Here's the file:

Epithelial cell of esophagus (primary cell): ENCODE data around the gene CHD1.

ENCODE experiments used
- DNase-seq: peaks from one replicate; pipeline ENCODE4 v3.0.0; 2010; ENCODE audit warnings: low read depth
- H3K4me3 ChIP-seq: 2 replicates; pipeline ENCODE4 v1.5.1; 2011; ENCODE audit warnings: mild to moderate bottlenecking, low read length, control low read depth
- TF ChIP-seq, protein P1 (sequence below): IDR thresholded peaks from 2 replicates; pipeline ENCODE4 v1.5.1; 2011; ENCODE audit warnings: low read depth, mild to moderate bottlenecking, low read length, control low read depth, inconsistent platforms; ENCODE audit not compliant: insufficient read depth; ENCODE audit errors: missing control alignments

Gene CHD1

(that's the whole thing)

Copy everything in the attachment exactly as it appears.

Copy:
Epithelial cell of esophagus (primary cell): ENCODE data around the gene CHD1.

ENCODE experiments used
- DNase-seq: peaks from one replicate; pipeline ENCODE4 v3.0.0; 2010; ENCODE audit warnings: low read depth
- H3K4me3 ChIP-seq: 2 replicates; pipeline ENCODE4 v1.5.1; 2011; ENCODE audit warnings: mild to moderate bottlenecking, low read length, control low read depth
- TF ChIP-seq, protein P1 (sequence below): IDR thresholded peaks from 2 replicates; pipeline ENCODE4 v1.5.1; 2011; ENCODE audit warnings: low read depth, mild to moderate bottlenecking, low read length, control low read depth, inconsistent platforms; ENCODE audit not compliant: insufficient read depth; ENCODE audit errors: missing control alignments

Gene CHD1